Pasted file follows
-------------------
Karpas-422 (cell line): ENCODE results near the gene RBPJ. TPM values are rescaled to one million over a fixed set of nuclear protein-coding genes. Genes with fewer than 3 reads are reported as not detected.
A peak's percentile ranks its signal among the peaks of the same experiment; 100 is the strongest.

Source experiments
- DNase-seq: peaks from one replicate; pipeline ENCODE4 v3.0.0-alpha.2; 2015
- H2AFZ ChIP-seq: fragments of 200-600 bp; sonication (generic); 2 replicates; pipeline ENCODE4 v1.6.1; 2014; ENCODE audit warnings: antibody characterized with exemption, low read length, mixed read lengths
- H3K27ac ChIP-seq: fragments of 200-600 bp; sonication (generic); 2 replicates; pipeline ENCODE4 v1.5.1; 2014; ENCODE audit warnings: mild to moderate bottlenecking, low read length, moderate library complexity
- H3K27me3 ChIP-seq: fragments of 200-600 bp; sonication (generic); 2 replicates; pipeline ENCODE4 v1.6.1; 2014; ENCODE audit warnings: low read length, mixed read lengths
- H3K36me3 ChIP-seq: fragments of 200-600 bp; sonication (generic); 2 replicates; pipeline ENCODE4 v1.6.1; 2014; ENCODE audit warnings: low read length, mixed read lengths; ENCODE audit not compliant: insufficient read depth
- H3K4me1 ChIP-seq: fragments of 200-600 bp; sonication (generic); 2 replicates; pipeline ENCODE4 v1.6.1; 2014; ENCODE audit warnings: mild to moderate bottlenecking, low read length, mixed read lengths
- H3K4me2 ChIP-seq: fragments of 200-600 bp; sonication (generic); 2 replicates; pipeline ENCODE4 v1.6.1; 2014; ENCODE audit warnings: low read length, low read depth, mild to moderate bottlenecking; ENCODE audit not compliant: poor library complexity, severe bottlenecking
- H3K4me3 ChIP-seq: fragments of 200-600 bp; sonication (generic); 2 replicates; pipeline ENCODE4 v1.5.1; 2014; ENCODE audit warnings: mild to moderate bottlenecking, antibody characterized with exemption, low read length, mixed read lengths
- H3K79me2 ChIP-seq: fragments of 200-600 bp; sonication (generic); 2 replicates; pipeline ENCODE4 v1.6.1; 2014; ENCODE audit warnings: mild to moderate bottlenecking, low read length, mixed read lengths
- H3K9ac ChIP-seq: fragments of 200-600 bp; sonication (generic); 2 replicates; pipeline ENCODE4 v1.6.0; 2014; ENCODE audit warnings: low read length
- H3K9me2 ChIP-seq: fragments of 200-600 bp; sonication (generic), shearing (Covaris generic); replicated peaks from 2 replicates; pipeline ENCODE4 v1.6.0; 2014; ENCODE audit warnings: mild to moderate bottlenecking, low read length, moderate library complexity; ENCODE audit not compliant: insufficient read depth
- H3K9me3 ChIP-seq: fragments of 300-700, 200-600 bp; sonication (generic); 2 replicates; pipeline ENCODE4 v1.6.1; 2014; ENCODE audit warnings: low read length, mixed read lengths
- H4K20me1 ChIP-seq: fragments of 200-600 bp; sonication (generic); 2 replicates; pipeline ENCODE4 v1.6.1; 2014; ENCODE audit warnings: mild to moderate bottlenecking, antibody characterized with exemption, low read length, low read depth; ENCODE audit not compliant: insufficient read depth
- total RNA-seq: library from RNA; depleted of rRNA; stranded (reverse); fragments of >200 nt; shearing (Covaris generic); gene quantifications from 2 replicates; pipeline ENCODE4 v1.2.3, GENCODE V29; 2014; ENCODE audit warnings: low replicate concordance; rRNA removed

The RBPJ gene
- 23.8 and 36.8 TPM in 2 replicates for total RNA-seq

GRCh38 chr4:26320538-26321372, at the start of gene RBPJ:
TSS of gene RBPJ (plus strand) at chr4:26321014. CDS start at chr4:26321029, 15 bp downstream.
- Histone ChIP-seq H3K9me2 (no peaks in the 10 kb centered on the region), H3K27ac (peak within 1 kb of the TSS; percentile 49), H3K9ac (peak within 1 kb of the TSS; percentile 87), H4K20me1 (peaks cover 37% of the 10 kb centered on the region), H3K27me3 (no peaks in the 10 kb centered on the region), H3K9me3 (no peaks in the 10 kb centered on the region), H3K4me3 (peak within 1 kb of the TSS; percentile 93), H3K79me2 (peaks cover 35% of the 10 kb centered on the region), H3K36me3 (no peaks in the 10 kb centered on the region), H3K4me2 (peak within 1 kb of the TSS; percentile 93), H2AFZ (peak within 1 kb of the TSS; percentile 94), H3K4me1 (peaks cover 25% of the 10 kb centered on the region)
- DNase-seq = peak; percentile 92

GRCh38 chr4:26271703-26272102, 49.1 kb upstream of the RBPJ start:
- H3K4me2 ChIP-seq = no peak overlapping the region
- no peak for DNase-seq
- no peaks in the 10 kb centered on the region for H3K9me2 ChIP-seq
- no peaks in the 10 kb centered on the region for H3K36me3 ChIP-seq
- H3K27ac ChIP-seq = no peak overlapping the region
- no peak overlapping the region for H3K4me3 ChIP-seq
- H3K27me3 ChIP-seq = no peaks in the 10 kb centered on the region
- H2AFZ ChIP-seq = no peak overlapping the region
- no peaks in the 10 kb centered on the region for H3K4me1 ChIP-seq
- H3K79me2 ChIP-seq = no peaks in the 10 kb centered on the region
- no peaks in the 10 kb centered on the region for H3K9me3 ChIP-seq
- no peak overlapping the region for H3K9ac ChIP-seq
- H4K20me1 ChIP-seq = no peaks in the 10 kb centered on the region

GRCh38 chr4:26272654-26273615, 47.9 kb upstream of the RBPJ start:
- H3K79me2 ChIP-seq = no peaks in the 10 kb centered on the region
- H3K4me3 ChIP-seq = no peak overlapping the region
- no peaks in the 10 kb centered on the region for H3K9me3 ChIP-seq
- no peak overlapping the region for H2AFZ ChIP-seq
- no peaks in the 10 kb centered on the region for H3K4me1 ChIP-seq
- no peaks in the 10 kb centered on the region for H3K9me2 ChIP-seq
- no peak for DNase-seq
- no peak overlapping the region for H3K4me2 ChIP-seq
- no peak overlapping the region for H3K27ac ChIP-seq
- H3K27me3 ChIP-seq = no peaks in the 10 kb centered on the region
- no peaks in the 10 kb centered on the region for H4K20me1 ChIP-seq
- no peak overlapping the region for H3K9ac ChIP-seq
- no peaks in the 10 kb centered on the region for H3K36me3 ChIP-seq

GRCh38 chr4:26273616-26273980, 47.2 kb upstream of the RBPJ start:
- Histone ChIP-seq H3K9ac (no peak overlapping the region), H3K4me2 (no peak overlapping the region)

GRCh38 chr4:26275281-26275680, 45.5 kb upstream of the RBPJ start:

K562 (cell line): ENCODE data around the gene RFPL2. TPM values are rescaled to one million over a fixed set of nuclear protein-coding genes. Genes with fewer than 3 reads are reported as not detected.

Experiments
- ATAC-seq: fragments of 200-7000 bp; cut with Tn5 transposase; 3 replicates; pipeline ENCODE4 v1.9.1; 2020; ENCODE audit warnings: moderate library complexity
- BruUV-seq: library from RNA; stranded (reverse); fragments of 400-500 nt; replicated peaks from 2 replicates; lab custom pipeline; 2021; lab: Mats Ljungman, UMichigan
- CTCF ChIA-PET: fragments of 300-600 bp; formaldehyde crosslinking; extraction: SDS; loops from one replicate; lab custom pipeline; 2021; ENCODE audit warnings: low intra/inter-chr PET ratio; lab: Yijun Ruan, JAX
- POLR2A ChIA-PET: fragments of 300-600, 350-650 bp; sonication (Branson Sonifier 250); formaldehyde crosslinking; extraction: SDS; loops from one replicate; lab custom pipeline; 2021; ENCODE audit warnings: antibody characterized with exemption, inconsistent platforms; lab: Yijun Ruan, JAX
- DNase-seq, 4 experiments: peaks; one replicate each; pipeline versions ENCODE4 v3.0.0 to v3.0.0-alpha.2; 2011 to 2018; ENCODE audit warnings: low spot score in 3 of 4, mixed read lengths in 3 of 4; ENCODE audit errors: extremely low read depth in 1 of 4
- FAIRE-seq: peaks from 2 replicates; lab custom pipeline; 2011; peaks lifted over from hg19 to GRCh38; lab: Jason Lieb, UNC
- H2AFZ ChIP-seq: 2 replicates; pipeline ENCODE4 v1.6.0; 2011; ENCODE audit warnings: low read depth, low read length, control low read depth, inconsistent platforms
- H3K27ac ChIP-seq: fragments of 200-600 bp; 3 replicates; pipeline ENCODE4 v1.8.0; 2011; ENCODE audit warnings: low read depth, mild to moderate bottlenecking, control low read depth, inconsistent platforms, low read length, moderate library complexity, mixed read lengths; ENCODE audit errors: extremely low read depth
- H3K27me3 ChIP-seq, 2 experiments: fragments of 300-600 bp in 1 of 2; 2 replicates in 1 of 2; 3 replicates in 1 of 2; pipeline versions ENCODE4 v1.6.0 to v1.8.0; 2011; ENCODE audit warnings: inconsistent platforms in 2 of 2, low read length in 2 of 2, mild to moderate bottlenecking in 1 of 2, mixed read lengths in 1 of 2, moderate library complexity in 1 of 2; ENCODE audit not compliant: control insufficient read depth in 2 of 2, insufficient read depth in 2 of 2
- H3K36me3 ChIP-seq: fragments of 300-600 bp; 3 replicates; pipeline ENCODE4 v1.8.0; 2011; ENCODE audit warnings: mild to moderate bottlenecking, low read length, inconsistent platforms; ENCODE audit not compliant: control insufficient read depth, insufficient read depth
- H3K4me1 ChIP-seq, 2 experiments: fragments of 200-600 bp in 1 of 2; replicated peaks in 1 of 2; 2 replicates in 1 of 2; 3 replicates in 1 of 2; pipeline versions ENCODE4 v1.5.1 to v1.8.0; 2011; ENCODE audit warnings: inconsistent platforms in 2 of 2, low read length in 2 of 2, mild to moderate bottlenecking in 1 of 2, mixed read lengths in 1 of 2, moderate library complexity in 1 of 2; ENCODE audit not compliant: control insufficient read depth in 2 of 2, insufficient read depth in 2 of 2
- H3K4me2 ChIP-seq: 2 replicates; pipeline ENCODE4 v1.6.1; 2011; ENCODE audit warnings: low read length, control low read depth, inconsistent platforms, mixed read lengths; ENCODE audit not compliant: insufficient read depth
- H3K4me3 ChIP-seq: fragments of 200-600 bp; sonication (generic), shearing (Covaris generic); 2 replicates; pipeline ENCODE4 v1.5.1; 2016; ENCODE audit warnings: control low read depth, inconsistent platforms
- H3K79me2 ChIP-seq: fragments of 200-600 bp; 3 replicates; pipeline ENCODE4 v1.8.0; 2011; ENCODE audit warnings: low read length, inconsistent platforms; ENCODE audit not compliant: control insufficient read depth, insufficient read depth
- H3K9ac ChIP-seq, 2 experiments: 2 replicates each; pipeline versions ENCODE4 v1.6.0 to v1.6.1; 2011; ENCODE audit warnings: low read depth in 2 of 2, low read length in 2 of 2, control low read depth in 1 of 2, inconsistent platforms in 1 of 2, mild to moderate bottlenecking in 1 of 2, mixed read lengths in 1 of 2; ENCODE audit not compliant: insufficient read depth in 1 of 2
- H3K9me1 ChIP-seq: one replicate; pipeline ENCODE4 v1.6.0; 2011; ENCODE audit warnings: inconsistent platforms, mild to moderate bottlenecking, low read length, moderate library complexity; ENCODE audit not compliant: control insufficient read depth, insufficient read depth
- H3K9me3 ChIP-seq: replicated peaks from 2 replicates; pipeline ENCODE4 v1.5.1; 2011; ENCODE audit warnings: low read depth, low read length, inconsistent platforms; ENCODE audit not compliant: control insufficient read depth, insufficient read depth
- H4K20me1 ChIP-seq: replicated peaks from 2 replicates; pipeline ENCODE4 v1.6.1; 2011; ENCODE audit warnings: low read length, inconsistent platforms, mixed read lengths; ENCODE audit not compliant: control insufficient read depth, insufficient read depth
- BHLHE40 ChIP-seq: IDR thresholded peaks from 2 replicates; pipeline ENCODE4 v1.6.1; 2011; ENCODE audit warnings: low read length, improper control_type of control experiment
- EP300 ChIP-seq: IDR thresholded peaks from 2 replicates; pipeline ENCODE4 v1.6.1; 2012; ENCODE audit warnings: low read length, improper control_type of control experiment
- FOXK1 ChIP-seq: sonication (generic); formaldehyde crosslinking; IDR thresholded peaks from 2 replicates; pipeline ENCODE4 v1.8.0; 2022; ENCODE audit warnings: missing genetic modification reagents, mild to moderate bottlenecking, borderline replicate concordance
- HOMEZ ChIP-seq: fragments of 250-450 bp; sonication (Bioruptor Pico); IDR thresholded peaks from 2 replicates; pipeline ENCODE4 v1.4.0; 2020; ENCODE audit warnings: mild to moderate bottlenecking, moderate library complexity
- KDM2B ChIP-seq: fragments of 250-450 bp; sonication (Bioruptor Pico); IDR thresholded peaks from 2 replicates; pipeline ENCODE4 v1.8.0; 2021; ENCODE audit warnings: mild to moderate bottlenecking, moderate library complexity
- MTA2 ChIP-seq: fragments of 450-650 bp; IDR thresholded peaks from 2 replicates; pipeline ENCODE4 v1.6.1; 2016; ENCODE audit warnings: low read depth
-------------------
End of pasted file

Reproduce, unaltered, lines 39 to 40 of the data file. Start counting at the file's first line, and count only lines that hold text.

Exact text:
- H3K79me2 ChIP-seq = no peaks in the 10 kb centered on the region
- H3K4me3 ChIP-seq = no peak overlapping the region